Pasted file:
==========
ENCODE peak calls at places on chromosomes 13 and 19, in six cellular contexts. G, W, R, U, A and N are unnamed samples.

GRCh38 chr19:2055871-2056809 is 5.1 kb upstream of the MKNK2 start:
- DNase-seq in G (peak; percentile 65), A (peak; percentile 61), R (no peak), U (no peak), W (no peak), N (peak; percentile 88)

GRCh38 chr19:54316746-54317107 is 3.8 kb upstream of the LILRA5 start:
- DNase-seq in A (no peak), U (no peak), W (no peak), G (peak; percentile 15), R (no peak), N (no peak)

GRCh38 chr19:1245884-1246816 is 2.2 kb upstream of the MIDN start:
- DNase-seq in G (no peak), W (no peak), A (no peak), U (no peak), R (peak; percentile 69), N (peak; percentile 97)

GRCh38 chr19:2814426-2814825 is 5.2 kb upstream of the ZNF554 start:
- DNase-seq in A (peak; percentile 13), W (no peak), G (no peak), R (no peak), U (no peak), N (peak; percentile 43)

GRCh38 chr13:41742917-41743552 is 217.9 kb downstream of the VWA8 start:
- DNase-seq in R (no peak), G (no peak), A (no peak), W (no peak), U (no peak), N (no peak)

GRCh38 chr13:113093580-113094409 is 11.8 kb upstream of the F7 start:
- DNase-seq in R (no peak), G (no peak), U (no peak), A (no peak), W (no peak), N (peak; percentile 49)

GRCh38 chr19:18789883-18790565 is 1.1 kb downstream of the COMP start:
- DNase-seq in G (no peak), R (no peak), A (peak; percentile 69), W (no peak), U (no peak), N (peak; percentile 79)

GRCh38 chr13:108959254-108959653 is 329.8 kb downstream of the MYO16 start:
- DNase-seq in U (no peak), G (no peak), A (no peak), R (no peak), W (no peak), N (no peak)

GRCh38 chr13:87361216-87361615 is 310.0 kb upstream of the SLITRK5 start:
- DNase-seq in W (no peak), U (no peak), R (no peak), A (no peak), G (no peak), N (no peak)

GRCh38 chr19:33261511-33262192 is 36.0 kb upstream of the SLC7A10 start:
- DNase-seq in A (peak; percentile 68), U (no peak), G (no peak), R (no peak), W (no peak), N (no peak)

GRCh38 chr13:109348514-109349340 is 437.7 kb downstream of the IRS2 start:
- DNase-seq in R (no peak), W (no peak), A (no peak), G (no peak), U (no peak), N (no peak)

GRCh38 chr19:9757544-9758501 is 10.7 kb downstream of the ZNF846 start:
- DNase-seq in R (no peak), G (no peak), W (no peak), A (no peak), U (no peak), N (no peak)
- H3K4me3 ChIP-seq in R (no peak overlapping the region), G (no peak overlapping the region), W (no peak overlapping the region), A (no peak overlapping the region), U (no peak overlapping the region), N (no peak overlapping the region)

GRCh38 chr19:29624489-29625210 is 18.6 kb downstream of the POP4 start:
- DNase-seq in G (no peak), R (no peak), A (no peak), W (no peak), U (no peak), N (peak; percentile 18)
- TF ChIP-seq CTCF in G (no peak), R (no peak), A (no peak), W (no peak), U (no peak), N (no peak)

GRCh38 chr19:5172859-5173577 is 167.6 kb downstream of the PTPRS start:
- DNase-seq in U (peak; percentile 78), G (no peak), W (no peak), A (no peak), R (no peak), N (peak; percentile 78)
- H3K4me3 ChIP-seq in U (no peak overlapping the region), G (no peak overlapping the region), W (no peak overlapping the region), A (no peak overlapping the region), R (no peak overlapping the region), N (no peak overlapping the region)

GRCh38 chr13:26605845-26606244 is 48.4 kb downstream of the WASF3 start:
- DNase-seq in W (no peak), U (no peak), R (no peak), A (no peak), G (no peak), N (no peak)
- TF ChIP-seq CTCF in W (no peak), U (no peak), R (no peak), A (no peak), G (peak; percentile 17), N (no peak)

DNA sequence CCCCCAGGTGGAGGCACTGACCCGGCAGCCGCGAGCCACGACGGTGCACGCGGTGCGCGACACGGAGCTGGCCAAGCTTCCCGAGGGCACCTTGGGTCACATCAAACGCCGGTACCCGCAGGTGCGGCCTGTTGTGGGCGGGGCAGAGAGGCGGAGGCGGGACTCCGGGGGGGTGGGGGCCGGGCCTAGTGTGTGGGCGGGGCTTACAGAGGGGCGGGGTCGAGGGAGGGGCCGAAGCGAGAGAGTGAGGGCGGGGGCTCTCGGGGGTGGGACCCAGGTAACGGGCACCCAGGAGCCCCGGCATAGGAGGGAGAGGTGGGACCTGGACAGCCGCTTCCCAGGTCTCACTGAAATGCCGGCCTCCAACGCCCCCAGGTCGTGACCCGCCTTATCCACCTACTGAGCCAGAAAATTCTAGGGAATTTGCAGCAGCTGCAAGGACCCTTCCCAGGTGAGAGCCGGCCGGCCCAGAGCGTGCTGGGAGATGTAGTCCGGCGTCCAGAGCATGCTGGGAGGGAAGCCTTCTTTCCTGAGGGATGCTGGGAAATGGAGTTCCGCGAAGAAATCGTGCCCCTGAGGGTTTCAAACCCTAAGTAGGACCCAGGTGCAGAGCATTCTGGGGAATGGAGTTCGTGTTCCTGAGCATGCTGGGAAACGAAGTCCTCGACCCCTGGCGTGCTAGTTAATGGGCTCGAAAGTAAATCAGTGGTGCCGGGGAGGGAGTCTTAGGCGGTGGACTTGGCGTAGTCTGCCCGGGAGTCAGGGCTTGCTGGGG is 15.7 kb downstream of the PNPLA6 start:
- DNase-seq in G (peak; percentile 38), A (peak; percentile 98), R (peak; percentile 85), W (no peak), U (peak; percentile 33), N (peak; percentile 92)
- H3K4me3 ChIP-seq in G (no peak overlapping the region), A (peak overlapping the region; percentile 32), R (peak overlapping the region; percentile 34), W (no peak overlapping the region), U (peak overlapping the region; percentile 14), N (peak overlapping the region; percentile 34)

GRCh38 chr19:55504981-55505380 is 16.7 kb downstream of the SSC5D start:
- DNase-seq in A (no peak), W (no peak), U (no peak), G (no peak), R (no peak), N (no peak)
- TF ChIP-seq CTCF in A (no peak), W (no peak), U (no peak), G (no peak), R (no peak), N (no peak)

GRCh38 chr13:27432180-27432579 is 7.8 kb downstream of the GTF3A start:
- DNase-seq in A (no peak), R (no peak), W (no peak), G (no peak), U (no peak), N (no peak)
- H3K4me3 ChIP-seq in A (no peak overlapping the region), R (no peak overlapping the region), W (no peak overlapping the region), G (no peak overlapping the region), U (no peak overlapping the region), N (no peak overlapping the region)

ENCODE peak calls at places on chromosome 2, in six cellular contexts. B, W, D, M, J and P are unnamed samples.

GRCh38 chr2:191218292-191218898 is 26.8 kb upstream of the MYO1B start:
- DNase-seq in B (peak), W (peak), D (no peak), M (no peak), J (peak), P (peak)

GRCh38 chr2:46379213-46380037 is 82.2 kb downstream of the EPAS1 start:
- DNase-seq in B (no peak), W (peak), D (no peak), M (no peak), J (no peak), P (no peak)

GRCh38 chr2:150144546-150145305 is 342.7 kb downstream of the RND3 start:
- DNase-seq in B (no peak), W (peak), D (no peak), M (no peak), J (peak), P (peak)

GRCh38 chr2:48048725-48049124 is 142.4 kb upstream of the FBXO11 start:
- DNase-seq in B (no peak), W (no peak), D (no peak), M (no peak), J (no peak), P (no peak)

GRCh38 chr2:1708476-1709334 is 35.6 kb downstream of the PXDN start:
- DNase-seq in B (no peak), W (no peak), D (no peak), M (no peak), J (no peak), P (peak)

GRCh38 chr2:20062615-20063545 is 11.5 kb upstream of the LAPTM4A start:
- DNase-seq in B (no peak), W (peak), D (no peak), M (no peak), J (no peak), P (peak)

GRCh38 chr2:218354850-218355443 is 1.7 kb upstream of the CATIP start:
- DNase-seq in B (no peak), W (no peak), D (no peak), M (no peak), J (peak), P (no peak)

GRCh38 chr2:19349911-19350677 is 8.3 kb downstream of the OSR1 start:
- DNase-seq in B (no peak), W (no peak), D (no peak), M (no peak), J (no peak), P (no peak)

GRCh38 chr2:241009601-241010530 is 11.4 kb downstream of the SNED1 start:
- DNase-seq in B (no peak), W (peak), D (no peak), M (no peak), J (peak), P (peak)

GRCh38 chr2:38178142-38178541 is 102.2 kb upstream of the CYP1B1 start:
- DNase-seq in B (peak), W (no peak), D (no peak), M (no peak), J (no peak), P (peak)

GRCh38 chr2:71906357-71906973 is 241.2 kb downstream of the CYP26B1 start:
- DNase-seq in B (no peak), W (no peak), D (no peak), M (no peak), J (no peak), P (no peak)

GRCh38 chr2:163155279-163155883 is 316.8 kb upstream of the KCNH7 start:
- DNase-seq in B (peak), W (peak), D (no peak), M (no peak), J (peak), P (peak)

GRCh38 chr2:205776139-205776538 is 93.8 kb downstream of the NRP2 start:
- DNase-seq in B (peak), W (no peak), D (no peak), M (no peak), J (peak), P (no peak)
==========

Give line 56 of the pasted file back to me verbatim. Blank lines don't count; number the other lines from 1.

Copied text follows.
GRCh38 chr2:20062615-20063545 is 11.5 kb upstream of the LAPTM4A start: